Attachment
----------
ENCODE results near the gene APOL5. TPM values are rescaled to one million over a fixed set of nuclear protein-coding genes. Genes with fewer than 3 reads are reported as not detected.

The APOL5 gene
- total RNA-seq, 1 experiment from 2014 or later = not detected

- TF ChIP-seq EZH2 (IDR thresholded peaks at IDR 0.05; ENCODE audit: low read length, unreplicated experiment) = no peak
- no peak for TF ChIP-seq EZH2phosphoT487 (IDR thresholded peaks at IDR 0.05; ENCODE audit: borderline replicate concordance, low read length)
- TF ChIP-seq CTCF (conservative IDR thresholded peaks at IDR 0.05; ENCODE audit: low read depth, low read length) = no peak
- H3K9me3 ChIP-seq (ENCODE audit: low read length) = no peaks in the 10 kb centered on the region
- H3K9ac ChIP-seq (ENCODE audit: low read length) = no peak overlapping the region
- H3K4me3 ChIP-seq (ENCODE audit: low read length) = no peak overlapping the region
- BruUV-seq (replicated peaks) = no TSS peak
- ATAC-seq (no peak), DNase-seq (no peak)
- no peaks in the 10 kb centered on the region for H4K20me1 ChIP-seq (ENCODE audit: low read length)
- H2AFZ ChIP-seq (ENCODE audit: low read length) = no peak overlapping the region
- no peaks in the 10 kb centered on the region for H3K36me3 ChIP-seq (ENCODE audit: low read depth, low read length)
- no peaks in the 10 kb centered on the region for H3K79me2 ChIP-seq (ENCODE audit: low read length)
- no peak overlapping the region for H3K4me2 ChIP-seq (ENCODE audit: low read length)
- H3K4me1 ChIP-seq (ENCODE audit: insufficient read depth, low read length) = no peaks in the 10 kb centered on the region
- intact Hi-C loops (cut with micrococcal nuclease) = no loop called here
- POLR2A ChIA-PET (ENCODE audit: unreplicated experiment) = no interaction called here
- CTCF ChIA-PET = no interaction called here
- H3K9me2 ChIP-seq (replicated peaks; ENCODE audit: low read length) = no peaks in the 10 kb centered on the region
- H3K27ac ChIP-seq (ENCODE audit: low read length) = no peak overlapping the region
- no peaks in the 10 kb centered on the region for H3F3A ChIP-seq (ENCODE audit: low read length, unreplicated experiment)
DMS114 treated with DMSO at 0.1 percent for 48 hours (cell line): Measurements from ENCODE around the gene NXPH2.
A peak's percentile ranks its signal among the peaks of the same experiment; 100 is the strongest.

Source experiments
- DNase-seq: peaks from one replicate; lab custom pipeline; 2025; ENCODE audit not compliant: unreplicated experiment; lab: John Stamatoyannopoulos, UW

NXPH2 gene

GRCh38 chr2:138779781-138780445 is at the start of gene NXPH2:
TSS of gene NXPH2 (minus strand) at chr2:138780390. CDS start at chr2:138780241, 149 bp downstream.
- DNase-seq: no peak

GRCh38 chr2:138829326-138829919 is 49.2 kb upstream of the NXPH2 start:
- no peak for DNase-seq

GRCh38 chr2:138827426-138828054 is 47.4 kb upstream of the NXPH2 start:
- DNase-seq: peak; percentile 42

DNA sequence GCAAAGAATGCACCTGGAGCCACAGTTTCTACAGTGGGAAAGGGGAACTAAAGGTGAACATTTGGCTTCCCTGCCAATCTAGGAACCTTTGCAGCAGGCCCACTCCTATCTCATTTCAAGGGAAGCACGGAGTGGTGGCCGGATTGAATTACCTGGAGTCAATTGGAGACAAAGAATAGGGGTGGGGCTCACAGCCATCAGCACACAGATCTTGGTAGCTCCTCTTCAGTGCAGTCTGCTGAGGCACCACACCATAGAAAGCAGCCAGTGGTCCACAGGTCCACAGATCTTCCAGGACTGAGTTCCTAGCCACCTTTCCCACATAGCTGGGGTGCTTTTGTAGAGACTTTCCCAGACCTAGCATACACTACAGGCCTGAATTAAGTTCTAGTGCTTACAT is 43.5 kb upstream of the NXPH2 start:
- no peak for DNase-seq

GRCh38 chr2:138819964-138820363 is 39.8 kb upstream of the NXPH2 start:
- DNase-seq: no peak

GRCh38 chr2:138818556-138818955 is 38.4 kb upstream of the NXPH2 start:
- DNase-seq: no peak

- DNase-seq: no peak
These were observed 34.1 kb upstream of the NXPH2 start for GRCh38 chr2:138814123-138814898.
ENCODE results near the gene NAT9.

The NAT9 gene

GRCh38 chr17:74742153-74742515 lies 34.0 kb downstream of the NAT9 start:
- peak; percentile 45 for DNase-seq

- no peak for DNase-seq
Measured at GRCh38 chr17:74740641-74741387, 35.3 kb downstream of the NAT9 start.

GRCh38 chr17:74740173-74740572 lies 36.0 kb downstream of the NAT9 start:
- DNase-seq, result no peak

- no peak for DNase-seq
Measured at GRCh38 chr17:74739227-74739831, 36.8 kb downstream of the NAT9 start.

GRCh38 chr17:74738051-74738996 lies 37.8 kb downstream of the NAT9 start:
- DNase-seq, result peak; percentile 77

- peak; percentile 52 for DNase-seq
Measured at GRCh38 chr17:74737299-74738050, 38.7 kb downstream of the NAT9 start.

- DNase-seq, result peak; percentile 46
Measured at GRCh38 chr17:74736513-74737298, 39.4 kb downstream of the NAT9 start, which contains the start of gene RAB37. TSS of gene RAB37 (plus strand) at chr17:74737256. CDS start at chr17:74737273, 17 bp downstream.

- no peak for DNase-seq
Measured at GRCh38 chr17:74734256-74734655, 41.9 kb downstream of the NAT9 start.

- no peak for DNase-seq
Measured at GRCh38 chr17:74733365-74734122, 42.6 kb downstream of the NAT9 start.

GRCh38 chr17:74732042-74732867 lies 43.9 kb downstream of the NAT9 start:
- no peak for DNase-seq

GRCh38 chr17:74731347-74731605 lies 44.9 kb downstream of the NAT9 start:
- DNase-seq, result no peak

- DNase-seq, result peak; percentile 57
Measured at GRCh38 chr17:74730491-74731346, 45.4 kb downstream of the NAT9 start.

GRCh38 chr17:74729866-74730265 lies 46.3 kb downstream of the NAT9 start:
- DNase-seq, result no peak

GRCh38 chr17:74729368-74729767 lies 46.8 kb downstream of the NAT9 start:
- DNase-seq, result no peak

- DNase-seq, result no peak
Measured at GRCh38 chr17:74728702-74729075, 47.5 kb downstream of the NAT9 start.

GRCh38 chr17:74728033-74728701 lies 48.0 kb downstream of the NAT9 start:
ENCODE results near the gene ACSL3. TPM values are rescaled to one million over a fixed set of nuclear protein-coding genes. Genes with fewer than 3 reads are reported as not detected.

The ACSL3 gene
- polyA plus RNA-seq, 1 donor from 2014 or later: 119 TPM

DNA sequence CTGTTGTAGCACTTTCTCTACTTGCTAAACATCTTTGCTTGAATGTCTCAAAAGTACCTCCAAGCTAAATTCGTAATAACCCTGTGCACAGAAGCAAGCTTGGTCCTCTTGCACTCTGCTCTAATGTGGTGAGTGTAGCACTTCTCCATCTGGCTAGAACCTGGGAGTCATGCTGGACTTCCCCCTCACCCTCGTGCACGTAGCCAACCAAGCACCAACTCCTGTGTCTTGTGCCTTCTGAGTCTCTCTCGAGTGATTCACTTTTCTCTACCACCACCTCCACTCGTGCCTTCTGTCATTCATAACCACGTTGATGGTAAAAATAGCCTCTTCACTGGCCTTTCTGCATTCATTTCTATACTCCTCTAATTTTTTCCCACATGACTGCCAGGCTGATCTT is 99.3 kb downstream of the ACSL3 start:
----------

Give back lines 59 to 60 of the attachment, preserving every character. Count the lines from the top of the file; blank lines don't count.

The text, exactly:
Measured at GRCh38 chr17:74736513-74737298, 39.4 kb downstream of the NAT9 start, which contains the start of gene RAB37. TSS of gene RAB37 (plus strand) at chr17:74737256. CDS start at chr17:74737273, 17 bp downstream.

- no peak for DNase-seq